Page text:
Business & Career Bank

Guelph Public Library

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Business and career eBooks and eAudiobooks  are available 24/7 with your library card!

If you haven’t tried eBooks yet, there is a great collection available through the Guelph Public Library website.

You will find help sheets for various eReaders under the eLibrary, eBooks and eAudiobooks tab on the main page of the website. Once you’ve got the software or apps installed you are set to go!

Our largest collection of electronic books is from the Overdrive digital download library service (see the quick link button over on  the right hand side of the main webpage, it’s bright blue and says Download in big letters!). Log in to the service with your library card number/Pin. Items can be signed out for 14 or 21 days, you can place holds on items out and best of all, there are no late fees.

New titles are added each month and you can choose Business and Career books as a category in the menu.

We also have some classic business titles available through our other vendor Ebscohost. This collection is closed, so no new titles are added, but there are some great classic titles in the Business and Economics category.

Under eLibrary, click on eBooks and eAudiobooks and scroll down to the providers category, choose Ebscohost.

Have a look, there are some gems.

If you are having difficulty with your device, you can now book an eExpert online by filling out a form. You can see this on the left hand side of the eBook how to page. One of our eBook experts will be happy to help you at a time convenient for you.

With electronic resources, the library is always open.


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Rocky times for GenY?

Let’s hope not, but a recent survey by TD Canada Trust showed that 34% of Gen Y (Millennials,born in the early 80’s to early 00’s) are having a hard time saving due to the high cost of their education, low salaries or difficulty even finding employment and unfortunately , impulse buying.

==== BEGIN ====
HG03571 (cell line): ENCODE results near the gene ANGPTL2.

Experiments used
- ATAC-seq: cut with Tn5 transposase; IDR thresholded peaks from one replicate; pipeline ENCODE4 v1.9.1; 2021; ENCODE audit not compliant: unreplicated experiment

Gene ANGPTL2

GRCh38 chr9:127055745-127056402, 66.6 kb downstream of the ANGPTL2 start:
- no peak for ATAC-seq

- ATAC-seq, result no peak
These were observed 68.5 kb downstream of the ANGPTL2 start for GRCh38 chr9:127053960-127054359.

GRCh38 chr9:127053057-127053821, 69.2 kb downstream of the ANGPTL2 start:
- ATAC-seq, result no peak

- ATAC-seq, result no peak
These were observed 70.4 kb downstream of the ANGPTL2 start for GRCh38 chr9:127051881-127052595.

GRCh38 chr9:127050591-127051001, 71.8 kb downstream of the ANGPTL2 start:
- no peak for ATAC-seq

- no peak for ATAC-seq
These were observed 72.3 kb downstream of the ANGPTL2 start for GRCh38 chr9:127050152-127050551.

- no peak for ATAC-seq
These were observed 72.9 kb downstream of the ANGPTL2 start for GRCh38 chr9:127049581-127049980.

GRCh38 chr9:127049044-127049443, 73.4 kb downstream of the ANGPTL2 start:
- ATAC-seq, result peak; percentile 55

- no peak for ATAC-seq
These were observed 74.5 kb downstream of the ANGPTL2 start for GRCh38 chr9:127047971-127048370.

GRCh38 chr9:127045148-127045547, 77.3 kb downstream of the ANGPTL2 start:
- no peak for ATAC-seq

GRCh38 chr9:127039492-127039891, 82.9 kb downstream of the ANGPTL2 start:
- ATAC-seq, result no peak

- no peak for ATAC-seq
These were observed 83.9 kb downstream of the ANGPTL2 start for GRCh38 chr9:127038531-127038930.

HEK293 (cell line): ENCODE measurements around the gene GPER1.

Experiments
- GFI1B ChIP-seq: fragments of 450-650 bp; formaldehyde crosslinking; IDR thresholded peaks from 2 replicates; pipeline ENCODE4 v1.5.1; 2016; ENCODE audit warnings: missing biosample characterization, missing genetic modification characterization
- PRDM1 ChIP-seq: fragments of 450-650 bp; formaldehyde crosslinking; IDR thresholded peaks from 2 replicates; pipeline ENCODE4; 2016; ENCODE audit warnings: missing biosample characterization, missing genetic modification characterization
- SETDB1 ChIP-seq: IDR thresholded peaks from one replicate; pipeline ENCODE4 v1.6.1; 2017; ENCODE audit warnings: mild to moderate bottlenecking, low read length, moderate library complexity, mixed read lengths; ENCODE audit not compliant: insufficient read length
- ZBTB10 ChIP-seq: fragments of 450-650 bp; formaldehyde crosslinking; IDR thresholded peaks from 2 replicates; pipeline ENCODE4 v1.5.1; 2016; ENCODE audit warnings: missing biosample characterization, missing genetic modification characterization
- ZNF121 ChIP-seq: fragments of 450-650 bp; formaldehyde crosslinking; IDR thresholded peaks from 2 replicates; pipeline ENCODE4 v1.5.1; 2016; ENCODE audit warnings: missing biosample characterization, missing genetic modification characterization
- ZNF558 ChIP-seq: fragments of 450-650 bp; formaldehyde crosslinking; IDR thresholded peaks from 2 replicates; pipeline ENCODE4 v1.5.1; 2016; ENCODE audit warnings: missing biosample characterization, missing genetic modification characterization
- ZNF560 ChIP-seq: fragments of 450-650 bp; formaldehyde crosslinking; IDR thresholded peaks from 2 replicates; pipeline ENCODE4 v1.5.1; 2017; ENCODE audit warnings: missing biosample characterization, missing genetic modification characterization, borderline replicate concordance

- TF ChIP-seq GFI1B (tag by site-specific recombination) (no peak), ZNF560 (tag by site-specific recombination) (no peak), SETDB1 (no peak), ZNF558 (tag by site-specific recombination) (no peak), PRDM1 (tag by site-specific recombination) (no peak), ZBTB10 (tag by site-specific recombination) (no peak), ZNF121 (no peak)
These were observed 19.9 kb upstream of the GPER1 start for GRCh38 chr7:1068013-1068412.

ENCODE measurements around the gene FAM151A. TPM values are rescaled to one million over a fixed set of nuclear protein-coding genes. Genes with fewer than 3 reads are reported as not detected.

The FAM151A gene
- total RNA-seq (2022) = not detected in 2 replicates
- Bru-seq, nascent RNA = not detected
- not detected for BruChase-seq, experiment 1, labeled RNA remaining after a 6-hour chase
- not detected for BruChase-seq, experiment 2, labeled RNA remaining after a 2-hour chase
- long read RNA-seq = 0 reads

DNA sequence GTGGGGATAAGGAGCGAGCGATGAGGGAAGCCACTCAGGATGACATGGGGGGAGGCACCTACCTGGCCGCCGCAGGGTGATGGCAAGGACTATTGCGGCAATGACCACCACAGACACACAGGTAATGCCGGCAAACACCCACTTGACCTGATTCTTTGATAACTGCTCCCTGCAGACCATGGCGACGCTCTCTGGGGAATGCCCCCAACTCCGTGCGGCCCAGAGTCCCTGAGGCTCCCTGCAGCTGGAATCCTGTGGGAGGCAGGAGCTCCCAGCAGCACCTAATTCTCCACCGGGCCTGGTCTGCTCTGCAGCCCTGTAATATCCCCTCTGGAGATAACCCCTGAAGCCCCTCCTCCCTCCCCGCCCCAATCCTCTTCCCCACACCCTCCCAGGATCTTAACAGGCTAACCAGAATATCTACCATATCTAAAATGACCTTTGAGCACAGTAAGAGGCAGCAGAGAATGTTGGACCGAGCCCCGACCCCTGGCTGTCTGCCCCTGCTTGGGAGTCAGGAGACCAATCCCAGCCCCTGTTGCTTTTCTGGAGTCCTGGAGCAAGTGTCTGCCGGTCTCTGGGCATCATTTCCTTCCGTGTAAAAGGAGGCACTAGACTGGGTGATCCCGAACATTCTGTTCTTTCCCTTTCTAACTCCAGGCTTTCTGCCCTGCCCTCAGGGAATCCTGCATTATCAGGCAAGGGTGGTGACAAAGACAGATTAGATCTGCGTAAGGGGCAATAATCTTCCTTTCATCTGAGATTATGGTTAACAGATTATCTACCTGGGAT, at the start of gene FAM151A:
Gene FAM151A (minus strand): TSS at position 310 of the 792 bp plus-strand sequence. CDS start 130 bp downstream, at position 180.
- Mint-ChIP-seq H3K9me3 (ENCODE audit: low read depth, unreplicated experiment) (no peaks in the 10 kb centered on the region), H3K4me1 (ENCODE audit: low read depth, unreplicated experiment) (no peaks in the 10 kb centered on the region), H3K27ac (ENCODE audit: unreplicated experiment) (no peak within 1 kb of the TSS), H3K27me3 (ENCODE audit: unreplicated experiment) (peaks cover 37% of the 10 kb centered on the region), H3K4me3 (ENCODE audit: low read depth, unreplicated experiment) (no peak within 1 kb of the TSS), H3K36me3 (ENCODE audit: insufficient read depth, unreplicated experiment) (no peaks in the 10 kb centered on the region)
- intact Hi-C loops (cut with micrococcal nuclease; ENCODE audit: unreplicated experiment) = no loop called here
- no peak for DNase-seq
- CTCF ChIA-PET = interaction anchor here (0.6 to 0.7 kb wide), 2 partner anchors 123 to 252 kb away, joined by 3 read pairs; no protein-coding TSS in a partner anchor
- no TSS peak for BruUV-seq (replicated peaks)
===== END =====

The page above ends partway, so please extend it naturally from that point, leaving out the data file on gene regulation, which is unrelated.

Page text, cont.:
The survey found that at least 36% had a hard time resisting purchasing items they knew they couldn’t afford. This is double the amount of boomers who shell out beyond their means.

The average school debt is listed at $28,000, but I have heard higher amounts quoted as well.

Here are some titles to consider borrowing (FOR FREE!) from the library to help you budget and save money:

A dollar in your pocket

The behavior gap: simple ways to stop doing dumb things with your money

Money rules: rule your money, or your money will rule you

The money book for everyone else

The wealthy barber returns

You can search for more titles in the catalogue by using a subject search of either Budgets, Personal or Finance, Personal.

If you have a look at many of the bank websites, they also have some sections offering advice to students regarding saving and investing.  You can also look up more articles on this topic by accessing the library website and clicking on eLibrary , eResources and then choosing the category Newspapers and Magazines. Remember, it’s all free with your Guelph Public Library card.

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Whither goest the mighty RIM?

An article in today’s Guelph Mercury,  indicates that the glory days of Blackberry are over with the flop in the sales of the new smartphone. The company is scrambling to regain from losses sustained over the past few years and of course the board shakeup not too long ago. Check out these items if you want to read more about the history of the company that could do no wrong just a few years ago:

Blackberry planet

Blackberry : the inside story of research in motion

For more recent articles regarding the highs and lows of the company, check out our eresources for current (and older) newspaper/magazine articles.

Under eLibrary, pick eResources and then choose Newspapers and magazines.

Here’s hoping Blackberry can come back from the brink once more.

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Detroit files for bankruptcy

Detroit filed for bankruptcy on Thursday, the largest U.S. city to do so. After failing to reach concessions with creditors, the bankruptcy expert the state hired in March filed for Chapter 9 yesterday. The city has lost around 250,000 residents between 2000 and 2010, bringing it to a population of around 700,000. Services have been slashed, the murder rate is the highest it’s been for 40 years and there are many abandoned buildings just left to decay.

We went to Detroit last year, and we walked the beautiful river front and the downtown area. The people were friendly, the areas we visited were interesting and we did feel relatively safe. We saw homes that were boarded up as well however, and sadly many of those were occupied. We visited the abandoned train station which is probably the biggest symbol of decay in the city. (Michigan Central Station)